Things to do: The first time I visited I went to Positano. This is possibly the most visited town along the coast and rightly so as it is stunning. You’ve probably seen pictures of views from hotels with the iconic yellow church steeple all over instagram. On our most recent visit we went to Capri and Ravello. Capri is its own island rather than a town along the coast, and has its own magnificent views – most famously of ‘I faraglioni’ – the two giant, iconic rocks that jut out of the sea. We decided that we wanted to see them up close so we rented out a powerboat and did a tour of the island from the sea. We went through the famous hole in one of the Faraglioni and visited one of the many cool caves that are dotted around the island. In the bay outside the cave we had a picnic on the boat and I think I can categorically say that was one of the loveliest days of my life.

Capri is also famous for the blue grotto – a cave that is illuminated bright blue inside because of the angle at which the sunlight hits it. You get in on little rowboats and the men that steer them love to sing Neapolitan songs inside the cave as they echo so loudly. This and the strange blue light make it one of the most eerie and magical experiences I’ve ever had. Some people go swimming in the cave after hours when the boats have left. This is illegal and we definitely did not do this…nope…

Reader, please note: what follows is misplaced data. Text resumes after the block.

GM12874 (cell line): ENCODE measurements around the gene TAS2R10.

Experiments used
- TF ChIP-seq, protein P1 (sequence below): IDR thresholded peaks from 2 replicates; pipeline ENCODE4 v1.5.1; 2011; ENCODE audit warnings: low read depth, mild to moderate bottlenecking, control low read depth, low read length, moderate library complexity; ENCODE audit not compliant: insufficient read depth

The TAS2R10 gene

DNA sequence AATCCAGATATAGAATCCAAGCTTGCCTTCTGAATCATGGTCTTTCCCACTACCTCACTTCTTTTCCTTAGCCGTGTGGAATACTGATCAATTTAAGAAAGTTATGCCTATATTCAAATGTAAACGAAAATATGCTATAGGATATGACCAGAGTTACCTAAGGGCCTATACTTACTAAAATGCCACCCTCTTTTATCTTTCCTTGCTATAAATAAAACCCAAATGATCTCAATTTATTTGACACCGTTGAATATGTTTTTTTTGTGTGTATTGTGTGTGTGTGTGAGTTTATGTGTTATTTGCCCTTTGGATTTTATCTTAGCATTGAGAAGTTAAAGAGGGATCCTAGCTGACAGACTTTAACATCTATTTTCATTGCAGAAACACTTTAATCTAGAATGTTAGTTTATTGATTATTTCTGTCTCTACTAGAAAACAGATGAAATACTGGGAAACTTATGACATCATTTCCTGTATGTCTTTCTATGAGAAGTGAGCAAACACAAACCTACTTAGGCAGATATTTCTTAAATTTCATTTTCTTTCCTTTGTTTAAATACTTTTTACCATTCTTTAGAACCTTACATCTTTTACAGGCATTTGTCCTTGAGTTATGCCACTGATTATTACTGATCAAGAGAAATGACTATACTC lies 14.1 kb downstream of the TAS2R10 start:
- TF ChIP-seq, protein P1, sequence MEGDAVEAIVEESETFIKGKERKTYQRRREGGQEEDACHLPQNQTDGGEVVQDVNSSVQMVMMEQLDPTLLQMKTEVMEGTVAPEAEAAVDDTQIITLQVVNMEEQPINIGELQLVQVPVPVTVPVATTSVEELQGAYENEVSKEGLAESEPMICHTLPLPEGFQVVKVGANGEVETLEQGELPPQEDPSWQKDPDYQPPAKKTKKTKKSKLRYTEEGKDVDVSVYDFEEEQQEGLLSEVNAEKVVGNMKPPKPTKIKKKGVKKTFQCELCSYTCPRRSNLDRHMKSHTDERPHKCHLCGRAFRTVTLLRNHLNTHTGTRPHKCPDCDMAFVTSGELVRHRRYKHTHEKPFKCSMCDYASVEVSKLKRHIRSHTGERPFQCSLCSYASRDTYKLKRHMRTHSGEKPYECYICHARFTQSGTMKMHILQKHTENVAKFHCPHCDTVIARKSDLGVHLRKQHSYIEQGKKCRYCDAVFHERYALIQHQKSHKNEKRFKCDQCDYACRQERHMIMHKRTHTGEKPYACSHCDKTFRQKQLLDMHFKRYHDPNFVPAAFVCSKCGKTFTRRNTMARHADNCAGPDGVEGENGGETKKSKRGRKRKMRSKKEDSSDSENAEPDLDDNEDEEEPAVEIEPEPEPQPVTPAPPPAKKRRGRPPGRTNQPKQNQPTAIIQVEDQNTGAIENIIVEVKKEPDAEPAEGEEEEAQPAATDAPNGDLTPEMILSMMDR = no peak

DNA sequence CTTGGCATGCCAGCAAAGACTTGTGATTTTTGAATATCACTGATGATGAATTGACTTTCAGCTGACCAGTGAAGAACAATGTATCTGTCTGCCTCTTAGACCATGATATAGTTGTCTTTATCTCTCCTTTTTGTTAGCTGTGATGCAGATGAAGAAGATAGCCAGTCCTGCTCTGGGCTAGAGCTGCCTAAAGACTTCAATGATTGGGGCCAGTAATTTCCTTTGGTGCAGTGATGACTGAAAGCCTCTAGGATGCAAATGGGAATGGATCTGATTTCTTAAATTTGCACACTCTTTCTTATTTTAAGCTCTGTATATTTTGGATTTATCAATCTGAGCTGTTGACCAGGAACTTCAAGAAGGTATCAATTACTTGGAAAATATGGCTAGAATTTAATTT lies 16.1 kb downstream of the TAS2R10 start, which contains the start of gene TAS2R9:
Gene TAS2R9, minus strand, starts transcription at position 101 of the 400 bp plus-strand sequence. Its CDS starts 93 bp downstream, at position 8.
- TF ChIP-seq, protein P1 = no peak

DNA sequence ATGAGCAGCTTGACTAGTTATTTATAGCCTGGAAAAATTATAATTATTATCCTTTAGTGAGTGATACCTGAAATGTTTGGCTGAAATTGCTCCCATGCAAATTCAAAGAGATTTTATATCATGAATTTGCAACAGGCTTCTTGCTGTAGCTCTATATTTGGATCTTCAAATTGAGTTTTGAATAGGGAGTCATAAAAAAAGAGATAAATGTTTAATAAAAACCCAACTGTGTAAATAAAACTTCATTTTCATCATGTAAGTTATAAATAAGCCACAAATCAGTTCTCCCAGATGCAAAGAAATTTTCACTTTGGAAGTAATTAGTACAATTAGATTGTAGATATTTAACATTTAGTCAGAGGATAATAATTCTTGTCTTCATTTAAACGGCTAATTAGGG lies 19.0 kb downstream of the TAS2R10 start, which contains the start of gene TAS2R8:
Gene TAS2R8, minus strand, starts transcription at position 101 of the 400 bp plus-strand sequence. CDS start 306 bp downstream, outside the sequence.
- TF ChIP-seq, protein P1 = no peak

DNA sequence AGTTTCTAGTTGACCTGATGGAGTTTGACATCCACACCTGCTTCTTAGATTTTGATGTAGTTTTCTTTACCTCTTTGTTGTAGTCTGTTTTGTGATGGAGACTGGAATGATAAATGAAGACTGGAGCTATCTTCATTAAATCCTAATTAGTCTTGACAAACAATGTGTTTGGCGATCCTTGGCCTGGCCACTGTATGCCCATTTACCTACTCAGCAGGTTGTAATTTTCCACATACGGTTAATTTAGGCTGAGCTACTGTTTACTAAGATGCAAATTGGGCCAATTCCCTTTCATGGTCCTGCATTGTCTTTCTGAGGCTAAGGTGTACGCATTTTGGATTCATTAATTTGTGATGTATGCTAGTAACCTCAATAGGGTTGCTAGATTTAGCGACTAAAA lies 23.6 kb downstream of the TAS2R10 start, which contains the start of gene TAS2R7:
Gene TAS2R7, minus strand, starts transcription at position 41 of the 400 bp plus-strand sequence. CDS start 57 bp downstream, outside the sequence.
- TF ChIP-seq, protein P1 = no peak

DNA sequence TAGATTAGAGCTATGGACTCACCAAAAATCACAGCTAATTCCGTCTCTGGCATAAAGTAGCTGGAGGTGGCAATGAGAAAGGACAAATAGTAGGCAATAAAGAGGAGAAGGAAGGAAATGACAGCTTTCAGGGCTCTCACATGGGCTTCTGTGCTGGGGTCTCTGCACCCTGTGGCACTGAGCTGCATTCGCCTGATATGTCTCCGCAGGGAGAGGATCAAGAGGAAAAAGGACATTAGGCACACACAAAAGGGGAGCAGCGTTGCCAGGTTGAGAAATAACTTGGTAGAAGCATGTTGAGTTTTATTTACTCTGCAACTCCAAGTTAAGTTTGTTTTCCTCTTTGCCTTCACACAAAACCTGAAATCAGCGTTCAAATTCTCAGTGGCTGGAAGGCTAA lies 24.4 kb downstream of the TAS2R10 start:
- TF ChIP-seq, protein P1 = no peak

If you go to Capri you must make sure to visit the area above Anacapri – the most elevated part of the island. Getting there is fun as you have to get the funicular, and the views from the top are totally breathtaking.collage-2016-03-09

We wanted to go to Ravello on this trip as it is one of the most high-up of the towns along the coast (you have to get a bus that goes up the mountain from Amalfi) and thought it would have amazing views. We were not wrong. The most memorable moment here was the view from the Terrace of Infinity in the gardens of Villa Cimbrone. This Medieval villa is famous for its beautiful flower-filled gardens that gradually lead the way to a statued terrace with stunning views. I don’t usually mind heights but looking down here made me feel very dizzy. There is a tiny, half-hidden bar below the terrace with a balcony overlooking this view that’s about big enough for two people. We got my favourite pre-prandial, a bright orange Aperol.